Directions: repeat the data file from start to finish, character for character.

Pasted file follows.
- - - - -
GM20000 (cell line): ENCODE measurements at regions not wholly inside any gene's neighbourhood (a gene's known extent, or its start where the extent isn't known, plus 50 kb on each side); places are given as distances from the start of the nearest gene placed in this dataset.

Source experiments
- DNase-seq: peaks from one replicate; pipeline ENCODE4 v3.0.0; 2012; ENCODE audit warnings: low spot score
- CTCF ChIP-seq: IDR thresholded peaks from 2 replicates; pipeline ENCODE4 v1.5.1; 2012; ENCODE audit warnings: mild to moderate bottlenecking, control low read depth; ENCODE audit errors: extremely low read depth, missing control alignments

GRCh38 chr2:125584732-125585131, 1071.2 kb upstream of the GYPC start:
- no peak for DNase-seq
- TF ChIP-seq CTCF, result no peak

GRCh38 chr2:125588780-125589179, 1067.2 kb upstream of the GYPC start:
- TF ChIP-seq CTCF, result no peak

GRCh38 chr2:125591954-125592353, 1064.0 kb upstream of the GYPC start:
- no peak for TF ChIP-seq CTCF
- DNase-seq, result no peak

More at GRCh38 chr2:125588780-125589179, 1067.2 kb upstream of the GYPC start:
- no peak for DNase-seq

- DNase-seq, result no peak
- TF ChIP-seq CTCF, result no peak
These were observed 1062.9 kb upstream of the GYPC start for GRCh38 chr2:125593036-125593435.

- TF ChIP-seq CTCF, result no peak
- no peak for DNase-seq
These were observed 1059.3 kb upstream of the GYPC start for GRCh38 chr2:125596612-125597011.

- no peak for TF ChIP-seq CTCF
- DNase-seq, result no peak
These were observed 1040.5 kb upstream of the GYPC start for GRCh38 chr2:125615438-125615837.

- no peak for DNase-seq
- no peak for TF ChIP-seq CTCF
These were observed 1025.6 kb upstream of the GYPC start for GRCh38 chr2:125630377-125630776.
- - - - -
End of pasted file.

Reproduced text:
GM20000 (cell line): ENCODE measurements at regions not wholly inside any gene's neighbourhood (a gene's known extent, or its start where the extent isn't known, plus 50 kb on each side); places are given as distances from the start of the nearest gene placed in this dataset.

Source experiments
- DNase-seq: peaks from one replicate; pipeline ENCODE4 v3.0.0; 2012; ENCODE audit warnings: low spot score
- CTCF ChIP-seq: IDR thresholded peaks from 2 replicates; pipeline ENCODE4 v1.5.1; 2012; ENCODE audit warnings: mild to moderate bottlenecking, control low read depth; ENCODE audit errors: extremely low read depth, missing control alignments

GRCh38 chr2:125584732-125585131, 1071.2 kb upstream of the GYPC start:
- no peak for DNase-seq
- TF ChIP-seq CTCF, result no peak

GRCh38 chr2:125588780-125589179, 1067.2 kb upstream of the GYPC start:
- TF ChIP-seq CTCF, result no peak

GRCh38 chr2:125591954-125592353, 1064.0 kb upstream of the GYPC start:
- no peak for TF ChIP-seq CTCF
- DNase-seq, result no peak

More at GRCh38 chr2:125588780-125589179, 1067.2 kb upstream of the GYPC start:
- no peak for DNase-seq

- DNase-seq, result no peak
- TF ChIP-seq CTCF, result no peak
These were observed 1062.9 kb upstream of the GYPC start for GRCh38 chr2:125593036-125593435.

- TF ChIP-seq CTCF, result no peak
- no peak for DNase-seq
These were observed 1059.3 kb upstream of the GYPC start for GRCh38 chr2:125596612-125597011.

- no peak for TF ChIP-seq CTCF
- DNase-seq, result no peak
These were observed 1040.5 kb upstream of the GYPC start for GRCh38 chr2:125615438-125615837.

- no peak for DNase-seq
- no peak for TF ChIP-seq CTCF
These were observed 1025.6 kb upstream of the GYPC start for GRCh38 chr2:125630377-125630776.